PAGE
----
“When you’re warming up the planet, a lot of that warmth is going into the ocean and hurricanes really feed off of those nice warm ocean waters. So we’re just providing more fuel for storms to strengthen quickly, allowing them to intensify maybe faster than they used to in the past,” Garner said.

“So it’s not so much a matter of exactly when we’re going to see that next storm, but that we are continuing to stack the deck against ourselves by making it more likely that these really intense storms will happen more often in the future,” she added. 

The NYSERDA report also predicts a lot more rain is headed this way. By 2050, days with more than one inch and days with more than two inches of precipitation are projected to become more frequent across the state. 

Of the 12 regions assessed in the NYSERDA study, the largest increases in annual precipitation are expected for New York City, the Catskills, and South Hudson.

New York City will continue to be the wettest region in the state and annual precipitation is projected to increase by 4 to 11 percent by the 2050s and by 7 to 17 percent by the 2080s.

Average seasonal temperatures are also projected to increase across all regions of New York, with winter temperatures set to rise the most  compared to where they were between 1981–2010.


And when it comes to heat, New York City takes the prize as the state’s hottest region.

The Big Apple has historically experienced an average of four days per year over 95°F, the study highlights. By mid-century, it could see 14 to 32 days a year above that threshold, 17 to 54 days per year by the end of the century.

Extreme heat is already impacting New York City. Each summer, on average, an estimated 350 New Yorkers die prematurely due to heat related deaths, according to data published by the city’s Department of Health.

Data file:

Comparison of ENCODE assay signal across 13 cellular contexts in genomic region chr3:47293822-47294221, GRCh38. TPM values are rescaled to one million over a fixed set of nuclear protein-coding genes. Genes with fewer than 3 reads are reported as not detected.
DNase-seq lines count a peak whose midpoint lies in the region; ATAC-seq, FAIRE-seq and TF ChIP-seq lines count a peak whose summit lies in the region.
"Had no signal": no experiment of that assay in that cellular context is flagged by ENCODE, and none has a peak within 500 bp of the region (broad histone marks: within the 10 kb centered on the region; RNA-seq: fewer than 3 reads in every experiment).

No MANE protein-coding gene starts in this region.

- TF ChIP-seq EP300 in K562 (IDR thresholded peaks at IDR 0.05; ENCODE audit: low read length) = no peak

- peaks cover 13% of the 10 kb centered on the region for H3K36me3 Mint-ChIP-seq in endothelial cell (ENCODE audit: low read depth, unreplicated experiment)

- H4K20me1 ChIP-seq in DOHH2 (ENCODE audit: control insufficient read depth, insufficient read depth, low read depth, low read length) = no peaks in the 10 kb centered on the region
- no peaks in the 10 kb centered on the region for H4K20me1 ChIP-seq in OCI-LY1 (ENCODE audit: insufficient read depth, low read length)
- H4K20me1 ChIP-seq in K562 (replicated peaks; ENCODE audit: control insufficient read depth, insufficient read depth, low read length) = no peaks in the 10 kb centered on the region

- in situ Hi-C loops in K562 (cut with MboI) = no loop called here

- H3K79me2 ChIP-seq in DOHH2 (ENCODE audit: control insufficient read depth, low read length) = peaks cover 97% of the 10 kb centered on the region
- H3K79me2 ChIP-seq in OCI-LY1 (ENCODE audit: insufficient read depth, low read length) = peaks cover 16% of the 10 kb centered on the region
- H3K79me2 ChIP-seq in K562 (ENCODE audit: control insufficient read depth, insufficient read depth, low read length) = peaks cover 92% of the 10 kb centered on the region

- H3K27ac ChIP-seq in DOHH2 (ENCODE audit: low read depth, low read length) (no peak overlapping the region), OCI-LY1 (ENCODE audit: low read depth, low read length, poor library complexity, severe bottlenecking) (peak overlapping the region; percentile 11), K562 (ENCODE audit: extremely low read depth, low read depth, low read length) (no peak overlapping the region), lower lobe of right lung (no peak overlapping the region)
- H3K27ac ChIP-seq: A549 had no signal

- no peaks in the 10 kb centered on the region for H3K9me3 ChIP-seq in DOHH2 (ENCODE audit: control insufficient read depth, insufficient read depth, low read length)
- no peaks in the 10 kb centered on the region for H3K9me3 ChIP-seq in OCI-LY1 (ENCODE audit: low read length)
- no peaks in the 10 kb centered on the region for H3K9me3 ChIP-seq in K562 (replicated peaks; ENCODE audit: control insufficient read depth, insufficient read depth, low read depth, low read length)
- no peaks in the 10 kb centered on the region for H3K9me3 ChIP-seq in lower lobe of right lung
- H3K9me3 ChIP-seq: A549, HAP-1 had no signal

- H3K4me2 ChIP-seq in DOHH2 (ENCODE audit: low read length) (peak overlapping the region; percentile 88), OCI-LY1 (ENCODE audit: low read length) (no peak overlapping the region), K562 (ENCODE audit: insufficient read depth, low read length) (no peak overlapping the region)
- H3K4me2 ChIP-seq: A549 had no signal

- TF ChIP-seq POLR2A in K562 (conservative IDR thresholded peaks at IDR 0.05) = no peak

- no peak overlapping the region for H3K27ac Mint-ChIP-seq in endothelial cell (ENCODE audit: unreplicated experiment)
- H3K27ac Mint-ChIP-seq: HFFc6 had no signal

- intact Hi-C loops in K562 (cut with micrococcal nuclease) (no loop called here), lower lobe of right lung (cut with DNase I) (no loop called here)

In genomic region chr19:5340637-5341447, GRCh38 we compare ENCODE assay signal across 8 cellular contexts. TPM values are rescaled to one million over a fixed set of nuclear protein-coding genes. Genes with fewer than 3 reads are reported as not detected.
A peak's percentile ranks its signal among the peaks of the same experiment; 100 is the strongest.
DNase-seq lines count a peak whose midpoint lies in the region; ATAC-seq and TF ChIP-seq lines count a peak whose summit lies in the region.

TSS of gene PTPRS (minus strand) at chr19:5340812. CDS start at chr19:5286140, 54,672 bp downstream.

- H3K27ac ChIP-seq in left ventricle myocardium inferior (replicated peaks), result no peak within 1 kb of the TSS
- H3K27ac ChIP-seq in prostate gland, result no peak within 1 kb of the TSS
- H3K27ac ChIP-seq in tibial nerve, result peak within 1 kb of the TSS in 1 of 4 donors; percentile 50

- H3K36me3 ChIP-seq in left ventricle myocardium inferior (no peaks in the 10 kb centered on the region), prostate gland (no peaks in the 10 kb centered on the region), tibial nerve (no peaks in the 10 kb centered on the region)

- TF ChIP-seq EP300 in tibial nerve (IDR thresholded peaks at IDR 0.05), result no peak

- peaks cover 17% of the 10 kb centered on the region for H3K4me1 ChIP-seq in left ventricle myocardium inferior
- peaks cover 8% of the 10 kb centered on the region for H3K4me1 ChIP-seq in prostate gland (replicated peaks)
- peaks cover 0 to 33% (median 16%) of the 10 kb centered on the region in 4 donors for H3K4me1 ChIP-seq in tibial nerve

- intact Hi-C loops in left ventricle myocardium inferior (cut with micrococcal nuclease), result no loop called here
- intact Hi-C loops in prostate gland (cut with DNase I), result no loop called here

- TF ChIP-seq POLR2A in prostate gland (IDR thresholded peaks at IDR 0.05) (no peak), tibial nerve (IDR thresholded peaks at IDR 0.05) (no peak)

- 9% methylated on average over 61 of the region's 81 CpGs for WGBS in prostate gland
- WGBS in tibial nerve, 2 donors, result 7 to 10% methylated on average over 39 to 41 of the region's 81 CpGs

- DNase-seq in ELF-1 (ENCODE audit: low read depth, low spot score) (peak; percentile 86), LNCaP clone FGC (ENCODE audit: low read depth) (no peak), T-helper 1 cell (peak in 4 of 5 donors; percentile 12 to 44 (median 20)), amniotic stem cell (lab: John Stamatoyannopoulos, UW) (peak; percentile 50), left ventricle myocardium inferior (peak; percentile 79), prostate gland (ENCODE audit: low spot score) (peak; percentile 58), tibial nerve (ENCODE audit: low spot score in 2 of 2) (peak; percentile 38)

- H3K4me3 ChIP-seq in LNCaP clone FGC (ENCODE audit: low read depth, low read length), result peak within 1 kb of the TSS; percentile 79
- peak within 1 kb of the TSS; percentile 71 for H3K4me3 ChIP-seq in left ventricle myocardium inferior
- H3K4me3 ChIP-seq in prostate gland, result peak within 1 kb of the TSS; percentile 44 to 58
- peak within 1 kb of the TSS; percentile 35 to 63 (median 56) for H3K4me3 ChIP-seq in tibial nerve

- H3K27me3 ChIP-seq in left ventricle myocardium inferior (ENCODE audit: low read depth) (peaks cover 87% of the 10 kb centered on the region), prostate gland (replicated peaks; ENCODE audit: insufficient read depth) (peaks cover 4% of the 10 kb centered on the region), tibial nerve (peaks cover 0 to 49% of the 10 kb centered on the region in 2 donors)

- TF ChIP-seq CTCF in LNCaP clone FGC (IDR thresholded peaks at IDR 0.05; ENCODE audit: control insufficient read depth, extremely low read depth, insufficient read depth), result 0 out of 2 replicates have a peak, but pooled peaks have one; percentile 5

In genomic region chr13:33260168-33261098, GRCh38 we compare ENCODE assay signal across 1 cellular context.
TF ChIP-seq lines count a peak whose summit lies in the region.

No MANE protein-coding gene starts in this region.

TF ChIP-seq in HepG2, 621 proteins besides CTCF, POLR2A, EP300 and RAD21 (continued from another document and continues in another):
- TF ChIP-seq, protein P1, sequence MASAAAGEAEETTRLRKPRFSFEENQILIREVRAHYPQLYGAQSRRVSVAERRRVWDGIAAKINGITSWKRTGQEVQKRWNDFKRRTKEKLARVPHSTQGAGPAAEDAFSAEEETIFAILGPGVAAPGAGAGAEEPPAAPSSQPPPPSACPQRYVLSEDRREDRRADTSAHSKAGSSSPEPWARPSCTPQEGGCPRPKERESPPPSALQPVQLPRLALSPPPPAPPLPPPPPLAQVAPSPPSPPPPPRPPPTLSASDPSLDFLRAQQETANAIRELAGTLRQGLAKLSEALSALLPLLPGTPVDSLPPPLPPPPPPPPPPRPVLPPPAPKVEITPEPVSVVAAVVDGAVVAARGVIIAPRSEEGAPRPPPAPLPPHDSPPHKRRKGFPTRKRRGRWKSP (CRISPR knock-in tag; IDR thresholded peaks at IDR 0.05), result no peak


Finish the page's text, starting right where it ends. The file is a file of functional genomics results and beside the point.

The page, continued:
And low-income New Yorkers, city data shows, are particularly impacted by extreme heat as they “are less likely to own or use an AC during hot weather” because of associated utility costs. 

“While more than 90% of NYC households currently have air conditioning, access can be as low as 76% in neighborhoods where more people are living with limited financial resources,” the city’s annual heat impact report highlights.

And as climate change accelerates, environmental advocates say vulnerable populations will continue to suffer the greatest blows. 

“Communities of color and low income communities are getting hit first and worse because they are considered less high priority when it comes to investing in protecting them from climate change,” said Victoria Sanders, research analyst at the NYC Environmental Justice Alliance (NYC-EJA). 

“They often have a lot less green infrastructure and trees to help them cool and to help absorb flood waters, for example. So when there’s flooding or when there’s a heatwave they don’t have the resources to respond as quickly,” she explained.

Sanders worries that the city won’t be equipped to weather the conditions forecasted in NYSERDA’s report.

“We have seen that the city is making efforts to address these concerns, but they aren’t scaling up that work quickly enough, and accounting for the rapidly changing things that are occurring,” she added. “The conditions are worsening at a rate that they aren’t able to keep up with.”